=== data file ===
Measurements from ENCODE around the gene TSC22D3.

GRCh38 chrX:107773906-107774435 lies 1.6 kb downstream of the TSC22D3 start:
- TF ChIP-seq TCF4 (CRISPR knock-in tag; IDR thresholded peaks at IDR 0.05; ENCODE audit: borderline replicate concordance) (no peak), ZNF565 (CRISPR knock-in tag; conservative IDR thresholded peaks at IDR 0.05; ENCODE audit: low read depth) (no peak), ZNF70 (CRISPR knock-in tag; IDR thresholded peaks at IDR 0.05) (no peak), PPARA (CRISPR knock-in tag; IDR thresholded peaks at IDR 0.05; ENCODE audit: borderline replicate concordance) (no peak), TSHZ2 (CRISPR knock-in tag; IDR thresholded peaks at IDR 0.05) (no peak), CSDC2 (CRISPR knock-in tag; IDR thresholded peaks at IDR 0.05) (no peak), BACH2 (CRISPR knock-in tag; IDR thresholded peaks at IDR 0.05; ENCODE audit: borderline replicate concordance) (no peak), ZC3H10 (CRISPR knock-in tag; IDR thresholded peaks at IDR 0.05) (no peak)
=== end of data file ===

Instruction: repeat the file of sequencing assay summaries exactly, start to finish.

Measurements from ENCODE around the gene TSC22D3.

GRCh38 chrX:107773906-107774435 lies 1.6 kb downstream of the TSC22D3 start:
- TF ChIP-seq TCF4 (CRISPR knock-in tag; IDR thresholded peaks at IDR 0.05; ENCODE audit: borderline replicate concordance) (no peak), ZNF565 (CRISPR knock-in tag; conservative IDR thresholded peaks at IDR 0.05; ENCODE audit: low read depth) (no peak), ZNF70 (CRISPR knock-in tag; IDR thresholded peaks at IDR 0.05) (no peak), PPARA (CRISPR knock-in tag; IDR thresholded peaks at IDR 0.05; ENCODE audit: borderline replicate concordance) (no peak), TSHZ2 (CRISPR knock-in tag; IDR thresholded peaks at IDR 0.05) (no peak), CSDC2 (CRISPR knock-in tag; IDR thresholded peaks at IDR 0.05) (no peak), BACH2 (CRISPR knock-in tag; IDR thresholded peaks at IDR 0.05; ENCODE audit: borderline replicate concordance) (no peak), ZC3H10 (CRISPR knock-in tag; IDR thresholded peaks at IDR 0.05) (no peak)